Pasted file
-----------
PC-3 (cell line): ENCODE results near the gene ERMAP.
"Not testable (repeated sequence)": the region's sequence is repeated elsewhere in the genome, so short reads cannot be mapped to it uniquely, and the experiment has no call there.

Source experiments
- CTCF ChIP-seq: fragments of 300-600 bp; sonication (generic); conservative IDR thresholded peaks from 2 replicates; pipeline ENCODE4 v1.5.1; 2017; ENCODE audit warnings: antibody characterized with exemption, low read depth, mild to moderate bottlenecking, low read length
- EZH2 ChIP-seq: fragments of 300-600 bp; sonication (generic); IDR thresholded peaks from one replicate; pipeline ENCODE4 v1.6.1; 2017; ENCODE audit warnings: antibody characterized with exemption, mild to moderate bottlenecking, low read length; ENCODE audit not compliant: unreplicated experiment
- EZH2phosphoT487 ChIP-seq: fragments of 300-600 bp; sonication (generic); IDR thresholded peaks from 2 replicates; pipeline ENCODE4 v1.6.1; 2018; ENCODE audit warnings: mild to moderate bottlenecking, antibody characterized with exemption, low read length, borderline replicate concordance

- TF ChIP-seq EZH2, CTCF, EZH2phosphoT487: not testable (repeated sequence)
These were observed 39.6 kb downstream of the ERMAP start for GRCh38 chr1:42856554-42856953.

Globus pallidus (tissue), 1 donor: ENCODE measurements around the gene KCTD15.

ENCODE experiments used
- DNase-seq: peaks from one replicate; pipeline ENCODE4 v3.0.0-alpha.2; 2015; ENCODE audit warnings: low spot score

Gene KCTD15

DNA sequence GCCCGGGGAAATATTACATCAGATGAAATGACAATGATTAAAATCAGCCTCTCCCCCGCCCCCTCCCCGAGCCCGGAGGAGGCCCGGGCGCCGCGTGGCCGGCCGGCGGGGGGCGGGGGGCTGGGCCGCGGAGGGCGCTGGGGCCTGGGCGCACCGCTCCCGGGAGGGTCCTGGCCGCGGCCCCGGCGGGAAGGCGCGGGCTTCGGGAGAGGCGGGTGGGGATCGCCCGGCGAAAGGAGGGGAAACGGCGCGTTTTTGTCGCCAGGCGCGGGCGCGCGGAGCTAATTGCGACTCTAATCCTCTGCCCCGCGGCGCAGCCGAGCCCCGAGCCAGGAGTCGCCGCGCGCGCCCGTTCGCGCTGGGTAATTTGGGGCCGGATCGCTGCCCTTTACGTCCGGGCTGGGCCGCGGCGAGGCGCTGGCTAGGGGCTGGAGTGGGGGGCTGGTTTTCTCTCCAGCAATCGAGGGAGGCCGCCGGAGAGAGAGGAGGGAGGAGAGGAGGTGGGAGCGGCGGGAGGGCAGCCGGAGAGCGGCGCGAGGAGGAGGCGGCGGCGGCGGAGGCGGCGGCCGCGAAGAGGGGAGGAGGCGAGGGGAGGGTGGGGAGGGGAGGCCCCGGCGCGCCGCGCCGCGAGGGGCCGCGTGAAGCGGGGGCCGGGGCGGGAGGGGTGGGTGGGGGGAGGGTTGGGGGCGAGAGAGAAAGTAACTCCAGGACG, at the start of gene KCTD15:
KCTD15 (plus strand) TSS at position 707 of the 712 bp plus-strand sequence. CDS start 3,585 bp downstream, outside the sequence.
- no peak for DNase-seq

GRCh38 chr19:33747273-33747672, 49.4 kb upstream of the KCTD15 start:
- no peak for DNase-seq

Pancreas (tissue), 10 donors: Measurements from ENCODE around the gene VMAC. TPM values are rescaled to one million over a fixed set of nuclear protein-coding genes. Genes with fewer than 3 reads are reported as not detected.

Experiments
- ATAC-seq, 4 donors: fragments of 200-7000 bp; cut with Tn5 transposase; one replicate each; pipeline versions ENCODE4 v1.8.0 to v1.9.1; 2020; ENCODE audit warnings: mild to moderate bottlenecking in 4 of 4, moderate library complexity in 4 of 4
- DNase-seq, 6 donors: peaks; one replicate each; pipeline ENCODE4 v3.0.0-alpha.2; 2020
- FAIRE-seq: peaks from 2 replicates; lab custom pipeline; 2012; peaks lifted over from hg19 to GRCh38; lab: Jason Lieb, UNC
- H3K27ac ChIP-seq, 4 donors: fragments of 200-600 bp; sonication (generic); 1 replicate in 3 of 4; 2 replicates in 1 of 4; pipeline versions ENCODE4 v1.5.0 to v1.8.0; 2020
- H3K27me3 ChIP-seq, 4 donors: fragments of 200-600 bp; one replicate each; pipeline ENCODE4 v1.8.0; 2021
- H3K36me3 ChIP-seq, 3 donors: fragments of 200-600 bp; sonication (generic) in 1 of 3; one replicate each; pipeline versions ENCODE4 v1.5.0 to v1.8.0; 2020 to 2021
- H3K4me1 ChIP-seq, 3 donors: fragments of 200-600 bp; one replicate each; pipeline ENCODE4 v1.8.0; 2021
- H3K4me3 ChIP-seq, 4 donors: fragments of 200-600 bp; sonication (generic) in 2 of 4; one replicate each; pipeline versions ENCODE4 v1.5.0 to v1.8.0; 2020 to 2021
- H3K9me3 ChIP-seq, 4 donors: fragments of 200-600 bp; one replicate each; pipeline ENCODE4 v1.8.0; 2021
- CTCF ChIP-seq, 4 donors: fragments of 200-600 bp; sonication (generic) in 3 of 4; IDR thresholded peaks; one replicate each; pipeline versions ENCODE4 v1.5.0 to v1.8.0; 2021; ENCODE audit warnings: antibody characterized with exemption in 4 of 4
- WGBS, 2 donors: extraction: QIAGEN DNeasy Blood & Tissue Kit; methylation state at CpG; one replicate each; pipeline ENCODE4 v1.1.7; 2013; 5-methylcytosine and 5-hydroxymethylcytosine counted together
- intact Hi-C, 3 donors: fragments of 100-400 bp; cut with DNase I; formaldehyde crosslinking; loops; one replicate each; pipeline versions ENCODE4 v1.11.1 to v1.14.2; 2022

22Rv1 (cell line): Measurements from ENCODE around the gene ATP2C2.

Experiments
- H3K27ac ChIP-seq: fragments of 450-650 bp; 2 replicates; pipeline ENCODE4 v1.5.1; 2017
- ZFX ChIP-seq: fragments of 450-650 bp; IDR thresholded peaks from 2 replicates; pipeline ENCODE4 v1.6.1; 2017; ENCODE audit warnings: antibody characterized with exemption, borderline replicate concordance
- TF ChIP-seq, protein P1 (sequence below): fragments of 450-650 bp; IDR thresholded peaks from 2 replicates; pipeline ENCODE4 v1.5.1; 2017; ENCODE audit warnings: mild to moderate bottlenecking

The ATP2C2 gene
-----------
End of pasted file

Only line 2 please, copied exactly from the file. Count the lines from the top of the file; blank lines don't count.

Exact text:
"Not testable (repeated sequence)": the region's sequence is repeated elsewhere in the genome, so short reads cannot be mapped to it uniquely, and the experiment has no call there.